Over 2,600 MW of thermal power by 2020 | Sunday Observer

Over 2,600 MW of thermal power by 2020

Dr. Suren Batagoda
Dr. Suren Batagoda

The country will lose over US$ 200 million a year if it does not go for Liquid Natural Gas (LNG) power plants soon to address the power crisis in the country, said Power and Energy Ministry Secretary Dr. Suren Batagoda responding to the the statement by the Centre for Environmental Justice (CEJ) that the move to develop 2,700 MW of thermal power by 2020 will be an environmental catastrophe for the country.

“We have used state-of-the-art technology to bring the fuel emission level to zero at Norochcholai. There is absolutely no smoke emitted at the power plant and the story of fly-ash is a fabrication by environmentalists,” Dr. Batagoda said, adding that the ministry will set up five LNG and two coal power plants to meet the national demand for energy by 2020.

Agreeing that the country needs to promote renewable energy such as solar and wind power, the Ministry Secretary said solar and wind are not sustainable given its limitations and the high cost of batteries for solar installation.

"Those who are against LNG and coal are silent about diesel power plants which are harmful to the environment. They must fight against those first,” Dr. Batagoda said.

The CEJ in its statement notes that the Ministry of Power and Energy had submitted a Cabinet paper on April 7, 2019 to develop 2700 MW of thermal power by next year.

The list includes: a 300 MW LNG combined cycle plant in Kerawalapitya by WindForce Consortium, 300 MW LNG combined cycle plant in Kerawalapitiya by Lakdanavi, 300 MW LNG combined cycle plant in Kerawalapitiya with India, 300 MW LNG combined cycle plant in Kerawalapitiya with Japan, 300 MW LNG combined cycle plant in Hambantota with China, 300 MW new coal power plant in Norochcholai, 300 MW new additional coal plant in Norochcholai and a 600 MW coal power plant at Trincomalee.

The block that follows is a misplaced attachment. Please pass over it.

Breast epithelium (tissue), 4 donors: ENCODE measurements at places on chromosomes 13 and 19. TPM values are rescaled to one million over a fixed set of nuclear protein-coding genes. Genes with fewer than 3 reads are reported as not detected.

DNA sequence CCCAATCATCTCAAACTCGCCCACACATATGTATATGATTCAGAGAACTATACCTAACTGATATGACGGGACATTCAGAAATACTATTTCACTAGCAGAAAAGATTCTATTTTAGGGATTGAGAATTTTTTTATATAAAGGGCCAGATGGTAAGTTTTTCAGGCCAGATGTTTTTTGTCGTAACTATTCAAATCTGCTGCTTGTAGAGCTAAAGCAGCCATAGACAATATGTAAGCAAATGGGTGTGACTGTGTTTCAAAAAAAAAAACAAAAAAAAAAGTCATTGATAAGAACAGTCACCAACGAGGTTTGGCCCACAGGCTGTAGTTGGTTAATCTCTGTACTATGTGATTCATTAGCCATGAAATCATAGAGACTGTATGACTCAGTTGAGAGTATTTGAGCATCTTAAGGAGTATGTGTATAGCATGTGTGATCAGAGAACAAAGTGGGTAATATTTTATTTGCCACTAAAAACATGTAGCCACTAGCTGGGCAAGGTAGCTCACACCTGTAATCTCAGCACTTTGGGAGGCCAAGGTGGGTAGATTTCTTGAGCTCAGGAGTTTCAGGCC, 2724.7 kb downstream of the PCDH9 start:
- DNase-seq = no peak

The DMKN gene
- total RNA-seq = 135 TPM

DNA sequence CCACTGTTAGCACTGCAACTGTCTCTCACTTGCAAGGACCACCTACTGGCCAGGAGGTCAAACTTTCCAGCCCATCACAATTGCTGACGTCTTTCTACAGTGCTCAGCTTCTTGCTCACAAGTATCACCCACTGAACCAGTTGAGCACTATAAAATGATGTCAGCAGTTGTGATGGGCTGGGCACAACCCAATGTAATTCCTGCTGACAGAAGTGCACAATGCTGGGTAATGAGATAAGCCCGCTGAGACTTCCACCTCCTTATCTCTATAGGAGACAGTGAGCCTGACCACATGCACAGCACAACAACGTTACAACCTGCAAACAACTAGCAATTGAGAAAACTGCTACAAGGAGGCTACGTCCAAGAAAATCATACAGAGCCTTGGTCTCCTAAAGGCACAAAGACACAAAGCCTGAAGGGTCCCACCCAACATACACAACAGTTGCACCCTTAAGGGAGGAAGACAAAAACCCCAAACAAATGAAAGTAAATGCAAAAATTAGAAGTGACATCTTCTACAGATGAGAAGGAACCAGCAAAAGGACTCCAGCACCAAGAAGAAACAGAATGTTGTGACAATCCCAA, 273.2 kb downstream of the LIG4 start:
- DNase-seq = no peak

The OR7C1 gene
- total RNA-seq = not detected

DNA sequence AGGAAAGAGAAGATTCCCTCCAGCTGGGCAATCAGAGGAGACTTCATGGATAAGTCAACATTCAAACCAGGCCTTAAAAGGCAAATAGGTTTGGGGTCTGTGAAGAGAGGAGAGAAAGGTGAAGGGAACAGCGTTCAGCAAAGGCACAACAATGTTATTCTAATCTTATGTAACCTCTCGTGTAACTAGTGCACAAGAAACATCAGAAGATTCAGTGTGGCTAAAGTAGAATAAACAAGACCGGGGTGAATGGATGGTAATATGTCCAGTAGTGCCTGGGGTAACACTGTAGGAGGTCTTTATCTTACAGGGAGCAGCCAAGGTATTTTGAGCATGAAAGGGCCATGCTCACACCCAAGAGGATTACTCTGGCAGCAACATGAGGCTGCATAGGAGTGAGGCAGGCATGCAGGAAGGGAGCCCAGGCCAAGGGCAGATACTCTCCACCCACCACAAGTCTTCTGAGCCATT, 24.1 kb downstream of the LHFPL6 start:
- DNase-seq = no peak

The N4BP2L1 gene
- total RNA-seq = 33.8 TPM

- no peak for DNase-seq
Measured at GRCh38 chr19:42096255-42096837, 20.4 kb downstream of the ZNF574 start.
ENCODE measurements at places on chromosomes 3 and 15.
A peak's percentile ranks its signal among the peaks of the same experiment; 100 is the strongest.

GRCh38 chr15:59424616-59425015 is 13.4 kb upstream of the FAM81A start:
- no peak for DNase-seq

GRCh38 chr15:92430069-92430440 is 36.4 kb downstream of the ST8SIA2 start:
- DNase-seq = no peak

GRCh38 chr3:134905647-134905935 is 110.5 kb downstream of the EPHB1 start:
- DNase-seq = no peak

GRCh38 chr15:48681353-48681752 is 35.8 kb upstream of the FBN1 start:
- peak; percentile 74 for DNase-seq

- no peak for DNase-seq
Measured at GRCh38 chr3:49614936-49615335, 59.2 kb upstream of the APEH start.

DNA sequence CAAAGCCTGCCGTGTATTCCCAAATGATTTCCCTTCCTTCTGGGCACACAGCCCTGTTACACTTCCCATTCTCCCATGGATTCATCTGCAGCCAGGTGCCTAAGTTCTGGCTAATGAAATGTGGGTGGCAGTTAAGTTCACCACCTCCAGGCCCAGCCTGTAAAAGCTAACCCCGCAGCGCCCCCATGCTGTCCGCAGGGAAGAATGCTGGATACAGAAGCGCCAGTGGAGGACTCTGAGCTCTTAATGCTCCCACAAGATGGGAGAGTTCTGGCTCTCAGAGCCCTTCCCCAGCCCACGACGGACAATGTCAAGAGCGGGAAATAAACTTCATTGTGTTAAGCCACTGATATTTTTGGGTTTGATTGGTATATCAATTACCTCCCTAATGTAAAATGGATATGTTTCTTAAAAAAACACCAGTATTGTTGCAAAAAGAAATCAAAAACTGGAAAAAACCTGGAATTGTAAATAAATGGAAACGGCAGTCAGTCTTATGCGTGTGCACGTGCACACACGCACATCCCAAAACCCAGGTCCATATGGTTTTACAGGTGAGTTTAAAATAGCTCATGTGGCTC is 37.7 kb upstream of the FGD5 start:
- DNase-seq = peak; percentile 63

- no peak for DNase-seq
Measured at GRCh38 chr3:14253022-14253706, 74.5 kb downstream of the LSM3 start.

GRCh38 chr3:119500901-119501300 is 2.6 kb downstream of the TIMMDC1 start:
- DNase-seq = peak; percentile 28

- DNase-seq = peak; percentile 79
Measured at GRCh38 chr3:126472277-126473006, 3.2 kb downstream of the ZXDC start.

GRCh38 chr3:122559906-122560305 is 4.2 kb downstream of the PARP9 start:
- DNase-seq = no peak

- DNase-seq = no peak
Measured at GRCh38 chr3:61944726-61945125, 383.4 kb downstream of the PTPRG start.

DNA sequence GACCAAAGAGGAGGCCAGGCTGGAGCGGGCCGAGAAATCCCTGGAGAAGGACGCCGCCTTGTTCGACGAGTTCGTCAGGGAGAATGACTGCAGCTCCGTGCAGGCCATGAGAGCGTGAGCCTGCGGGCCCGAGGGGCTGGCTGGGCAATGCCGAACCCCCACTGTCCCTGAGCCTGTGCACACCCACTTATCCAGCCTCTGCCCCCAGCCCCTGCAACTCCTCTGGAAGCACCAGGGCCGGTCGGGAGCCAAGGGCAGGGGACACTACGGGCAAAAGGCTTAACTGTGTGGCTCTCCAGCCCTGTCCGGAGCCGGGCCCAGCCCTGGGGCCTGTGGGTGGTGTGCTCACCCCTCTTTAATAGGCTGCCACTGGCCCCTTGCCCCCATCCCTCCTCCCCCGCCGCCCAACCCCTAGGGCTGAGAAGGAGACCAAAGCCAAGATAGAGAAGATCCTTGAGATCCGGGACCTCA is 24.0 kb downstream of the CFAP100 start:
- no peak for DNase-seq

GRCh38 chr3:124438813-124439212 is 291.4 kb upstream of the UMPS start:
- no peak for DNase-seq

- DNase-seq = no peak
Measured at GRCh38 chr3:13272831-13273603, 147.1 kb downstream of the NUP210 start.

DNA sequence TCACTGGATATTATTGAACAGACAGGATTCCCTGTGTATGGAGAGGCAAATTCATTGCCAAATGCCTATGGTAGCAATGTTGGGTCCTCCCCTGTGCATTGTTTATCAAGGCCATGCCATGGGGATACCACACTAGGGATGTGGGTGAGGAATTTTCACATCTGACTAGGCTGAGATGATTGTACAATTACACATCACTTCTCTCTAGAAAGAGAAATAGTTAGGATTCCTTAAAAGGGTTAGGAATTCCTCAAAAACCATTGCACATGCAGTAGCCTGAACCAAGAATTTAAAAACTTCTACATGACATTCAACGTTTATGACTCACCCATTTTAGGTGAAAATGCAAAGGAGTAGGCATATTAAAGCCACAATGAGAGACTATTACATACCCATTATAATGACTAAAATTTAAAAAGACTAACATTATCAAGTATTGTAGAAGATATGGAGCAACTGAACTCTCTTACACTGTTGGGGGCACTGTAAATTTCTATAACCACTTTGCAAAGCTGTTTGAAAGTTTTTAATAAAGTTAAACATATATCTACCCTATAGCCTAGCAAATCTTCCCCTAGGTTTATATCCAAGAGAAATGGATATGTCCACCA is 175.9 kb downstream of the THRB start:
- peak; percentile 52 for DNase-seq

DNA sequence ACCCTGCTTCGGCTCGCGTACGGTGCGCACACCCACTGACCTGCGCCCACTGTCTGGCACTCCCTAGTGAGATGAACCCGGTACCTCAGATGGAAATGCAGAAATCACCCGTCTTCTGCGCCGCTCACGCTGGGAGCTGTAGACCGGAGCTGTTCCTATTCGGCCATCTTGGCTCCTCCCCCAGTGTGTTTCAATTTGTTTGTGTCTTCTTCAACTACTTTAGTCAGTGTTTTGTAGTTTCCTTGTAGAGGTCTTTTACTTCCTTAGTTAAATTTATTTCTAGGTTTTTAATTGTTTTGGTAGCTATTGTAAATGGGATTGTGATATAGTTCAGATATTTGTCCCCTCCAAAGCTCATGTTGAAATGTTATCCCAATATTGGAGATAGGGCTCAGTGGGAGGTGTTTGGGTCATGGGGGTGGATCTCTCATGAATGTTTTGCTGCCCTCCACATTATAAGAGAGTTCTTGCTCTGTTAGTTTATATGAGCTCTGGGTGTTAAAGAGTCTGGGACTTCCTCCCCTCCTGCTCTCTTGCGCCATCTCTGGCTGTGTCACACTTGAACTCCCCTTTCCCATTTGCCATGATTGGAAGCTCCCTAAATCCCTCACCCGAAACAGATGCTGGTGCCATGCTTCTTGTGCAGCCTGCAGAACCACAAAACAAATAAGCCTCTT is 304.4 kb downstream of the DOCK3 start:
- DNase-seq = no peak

The Cabinet paper also proposed to develop 750 MW wind power plant in Mannar, Poonaryn and Siyambalanduwa and 1000 MW of solar power by 2025.

It’s a well-known fact that the Norochcholai coal power plants 1 and 2 operate without a Flue-gas desulfurization (FGD) which removes toxic Sulphur dioxide emitted by burning coal. This coal plant also pollutes the people and environment by coal dust and ash. CEJ/IPEN research in late 2018 found that some women at child bearing age living around the Puttalam lagoon had very high levels of Mercury, as high as 15 ppm in their hair.

The Norochcholai coal power plant has been operating without an Environmental Protection Licence for the past two years which is an insult to the Northwestern Provincial Environmental Authority and the Central Environmental Authority.

While the Government taxes even motorcycles for their carbon emission and also conducts emission tests for vehicles, they have failed to monitor and regulate the huge emission that comes from the 900 MW dirty coal power plant.

“The Ministry of Power and Energy has forgotten that Sri Lanka has promised to reduce 4% of the Green House Gas (GHG) emission from the energy sector under the Nationally Determined Contribution submitted to the UNFCCC last year. The above plan will increase Sri Lanka’s GHG emission by more than 30%,” said Executive Director of the Centre for Environmental Justice, Hemantha Withanage.

The CEJ notes that each year 3.7 million deaths are attributed to outdoor air pollution. Coal power is one of the worst air polluters. Over 10,000 families in Norochcholai, Kalpitiya peninsula and in Puttalam are suffering everyday due to coal dust, fly ash, mercury contamination and Sulphur dioxide. Their right to life is denied by the Government and fellow citizens.

Increasing this emission by bringing another 600 MW coal power plant is highly unacceptable. Trincomalee is a equally sensitive site.

It was abandoned in 2016, but Minister Karunanayake wants to bring it back under the shadow of the power crisis which was created by the Electricity Board with the intention to build a coal power plant one day.

“We strongly reject this plan to build more coal power plants in Norochchholai and Trincomalee. We demand that the CEB and Ministry of Power respect the people’s rights and avoid contributing to air pollution and climate change,” the statement added. - LF